A Fernie student has won an award for developing a special wheelchair bowling ramp for her friend.
Jocelyn Tanton, a grade 11 student at The Fernie Academy was awarded a 2012 Manning Innovation Achievement Award.
When Tanton was asked by friend Grace Brulotte to develop a special wheelchair bowling ramp, enabling Grace to participate in a sport she loved, little did they both realize that request would lead to national prominence and recognition as a Manning Innovation Achievement Award winner at the 51st annual Canada Wide Science Fair held at the University of Prince Edward Island last week.
Tanton, 17, was judged from more than 80 projects under review, to win a $500 prize.
Although the award-winning five-pin bowling ramp allows Grace to independently join her family sport, despite living with Arthrogryposis, its design and function applies to other wheelchair models and opens up additional activity options for people who have limited strength and joint movement.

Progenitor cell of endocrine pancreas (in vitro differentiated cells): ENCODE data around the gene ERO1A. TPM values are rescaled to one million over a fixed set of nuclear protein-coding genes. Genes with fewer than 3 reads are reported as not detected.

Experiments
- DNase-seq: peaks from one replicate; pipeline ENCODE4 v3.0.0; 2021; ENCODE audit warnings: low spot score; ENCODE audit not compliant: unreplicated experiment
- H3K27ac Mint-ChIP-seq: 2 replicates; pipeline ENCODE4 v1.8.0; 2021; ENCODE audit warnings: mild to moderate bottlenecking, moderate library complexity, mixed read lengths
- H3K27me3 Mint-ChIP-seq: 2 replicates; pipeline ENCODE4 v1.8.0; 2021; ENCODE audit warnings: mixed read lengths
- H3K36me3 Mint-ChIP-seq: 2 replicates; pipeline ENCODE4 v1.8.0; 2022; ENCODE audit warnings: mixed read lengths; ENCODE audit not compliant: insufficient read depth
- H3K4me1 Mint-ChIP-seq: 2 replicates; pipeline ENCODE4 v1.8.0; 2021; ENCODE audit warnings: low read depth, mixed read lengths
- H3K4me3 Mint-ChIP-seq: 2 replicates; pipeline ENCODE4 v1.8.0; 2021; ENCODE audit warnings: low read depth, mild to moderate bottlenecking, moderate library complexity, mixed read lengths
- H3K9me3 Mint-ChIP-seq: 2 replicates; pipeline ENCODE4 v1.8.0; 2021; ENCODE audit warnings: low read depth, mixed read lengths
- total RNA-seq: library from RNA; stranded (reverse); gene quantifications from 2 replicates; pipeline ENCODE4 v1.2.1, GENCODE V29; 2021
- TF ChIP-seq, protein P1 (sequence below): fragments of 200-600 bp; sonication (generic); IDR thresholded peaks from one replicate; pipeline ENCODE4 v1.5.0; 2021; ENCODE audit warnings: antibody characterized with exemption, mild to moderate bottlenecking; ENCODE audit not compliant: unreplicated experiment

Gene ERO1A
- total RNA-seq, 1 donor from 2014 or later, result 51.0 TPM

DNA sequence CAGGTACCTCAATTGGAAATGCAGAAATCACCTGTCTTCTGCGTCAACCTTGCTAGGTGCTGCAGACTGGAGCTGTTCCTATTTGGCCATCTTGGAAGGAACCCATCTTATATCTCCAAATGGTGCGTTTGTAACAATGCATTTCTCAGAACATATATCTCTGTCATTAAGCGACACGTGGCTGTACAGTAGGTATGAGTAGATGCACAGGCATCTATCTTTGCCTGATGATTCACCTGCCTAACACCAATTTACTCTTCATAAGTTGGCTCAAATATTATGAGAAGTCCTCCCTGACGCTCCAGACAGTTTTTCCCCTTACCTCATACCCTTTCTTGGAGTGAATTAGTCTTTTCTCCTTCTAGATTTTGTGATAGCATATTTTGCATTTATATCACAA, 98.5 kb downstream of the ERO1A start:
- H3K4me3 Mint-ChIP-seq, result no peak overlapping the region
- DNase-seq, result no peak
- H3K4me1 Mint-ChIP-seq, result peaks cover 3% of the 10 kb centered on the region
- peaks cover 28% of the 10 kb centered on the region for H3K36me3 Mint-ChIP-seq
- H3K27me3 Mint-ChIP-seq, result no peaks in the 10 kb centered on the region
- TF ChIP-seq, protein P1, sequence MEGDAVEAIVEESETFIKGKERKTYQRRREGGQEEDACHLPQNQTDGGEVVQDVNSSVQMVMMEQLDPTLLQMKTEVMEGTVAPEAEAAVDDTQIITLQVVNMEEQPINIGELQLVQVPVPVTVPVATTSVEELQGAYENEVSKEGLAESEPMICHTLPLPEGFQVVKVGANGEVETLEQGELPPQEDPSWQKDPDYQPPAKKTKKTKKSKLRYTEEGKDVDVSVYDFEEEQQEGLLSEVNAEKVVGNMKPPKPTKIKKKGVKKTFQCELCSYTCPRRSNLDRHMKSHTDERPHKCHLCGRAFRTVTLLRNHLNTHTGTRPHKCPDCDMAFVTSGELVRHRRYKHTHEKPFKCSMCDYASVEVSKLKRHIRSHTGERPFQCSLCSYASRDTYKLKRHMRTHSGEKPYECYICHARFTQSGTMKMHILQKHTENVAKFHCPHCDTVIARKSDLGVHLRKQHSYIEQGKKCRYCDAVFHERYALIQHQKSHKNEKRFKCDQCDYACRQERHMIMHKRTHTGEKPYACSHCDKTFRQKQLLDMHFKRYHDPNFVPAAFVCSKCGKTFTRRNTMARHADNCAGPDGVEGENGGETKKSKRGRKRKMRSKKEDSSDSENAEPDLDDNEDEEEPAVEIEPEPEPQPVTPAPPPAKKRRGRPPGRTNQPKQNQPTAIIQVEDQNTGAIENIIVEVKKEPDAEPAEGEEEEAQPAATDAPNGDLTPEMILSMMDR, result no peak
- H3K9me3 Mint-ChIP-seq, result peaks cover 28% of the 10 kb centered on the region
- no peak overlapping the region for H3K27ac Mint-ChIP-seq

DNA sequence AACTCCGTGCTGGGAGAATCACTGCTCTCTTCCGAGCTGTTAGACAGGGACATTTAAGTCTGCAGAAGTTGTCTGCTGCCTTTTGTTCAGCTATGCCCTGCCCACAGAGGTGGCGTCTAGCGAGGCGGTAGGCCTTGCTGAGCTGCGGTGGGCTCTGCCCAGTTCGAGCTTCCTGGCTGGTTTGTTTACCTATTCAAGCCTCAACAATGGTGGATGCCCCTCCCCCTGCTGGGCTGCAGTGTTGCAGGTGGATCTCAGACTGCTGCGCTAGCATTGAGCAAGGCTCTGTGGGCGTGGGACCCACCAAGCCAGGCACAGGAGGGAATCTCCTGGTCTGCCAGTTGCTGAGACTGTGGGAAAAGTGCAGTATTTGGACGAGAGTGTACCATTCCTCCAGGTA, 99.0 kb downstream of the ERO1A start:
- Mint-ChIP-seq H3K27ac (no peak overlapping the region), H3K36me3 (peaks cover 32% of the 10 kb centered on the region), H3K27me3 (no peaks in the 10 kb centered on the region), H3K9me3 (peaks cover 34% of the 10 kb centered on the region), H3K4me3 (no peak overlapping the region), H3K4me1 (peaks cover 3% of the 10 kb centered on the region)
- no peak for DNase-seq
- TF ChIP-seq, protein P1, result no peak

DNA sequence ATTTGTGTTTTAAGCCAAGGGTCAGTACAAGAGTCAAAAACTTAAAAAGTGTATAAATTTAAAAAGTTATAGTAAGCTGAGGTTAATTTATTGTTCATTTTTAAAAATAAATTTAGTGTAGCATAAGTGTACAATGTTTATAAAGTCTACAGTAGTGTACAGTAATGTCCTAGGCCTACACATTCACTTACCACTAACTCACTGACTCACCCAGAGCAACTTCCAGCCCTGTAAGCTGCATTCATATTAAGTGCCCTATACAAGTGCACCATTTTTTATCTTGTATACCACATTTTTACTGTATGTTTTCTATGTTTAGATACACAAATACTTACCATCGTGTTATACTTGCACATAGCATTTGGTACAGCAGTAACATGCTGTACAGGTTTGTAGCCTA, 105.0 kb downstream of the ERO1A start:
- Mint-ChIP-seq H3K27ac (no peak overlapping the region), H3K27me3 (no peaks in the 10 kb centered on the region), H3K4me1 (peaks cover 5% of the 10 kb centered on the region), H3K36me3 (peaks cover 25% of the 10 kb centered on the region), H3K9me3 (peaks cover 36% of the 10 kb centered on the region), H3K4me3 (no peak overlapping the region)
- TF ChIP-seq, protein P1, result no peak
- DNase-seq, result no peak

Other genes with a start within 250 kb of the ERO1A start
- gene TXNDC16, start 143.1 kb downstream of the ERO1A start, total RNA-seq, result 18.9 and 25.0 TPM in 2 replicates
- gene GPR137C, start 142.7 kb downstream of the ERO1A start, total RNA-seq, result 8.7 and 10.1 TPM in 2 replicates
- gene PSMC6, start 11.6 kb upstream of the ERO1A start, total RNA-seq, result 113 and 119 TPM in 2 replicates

“This initiative is an innovative and enabling gift from a creative and industrious young mind to meet a need in society. It admirably illustrates the concept of innovation which we at the Manning Awards have been celebrating in Canada for the past 31 years,” said Foundation President David B. Mitchell.
Tanton was among the approximately 25,000 young Canadians in Grades 7 through 12 who earlier this year competed in regional science fairs across the country. Of these students, 500 finalists gathered at the 2012 Canada-Wide Science Fair, the showcase event of Youth Science Canada.
The Ernest C. Manning Awards Foundation introduced the Young Canadian Program in 1992 to recognize innovative Canada-wide Science Fair projects. Each year a judging team selects eight winning projects for the $500 Manning Innovation Achievement Awards, which were presented today in Charlottetown at the science fair awards ceremony.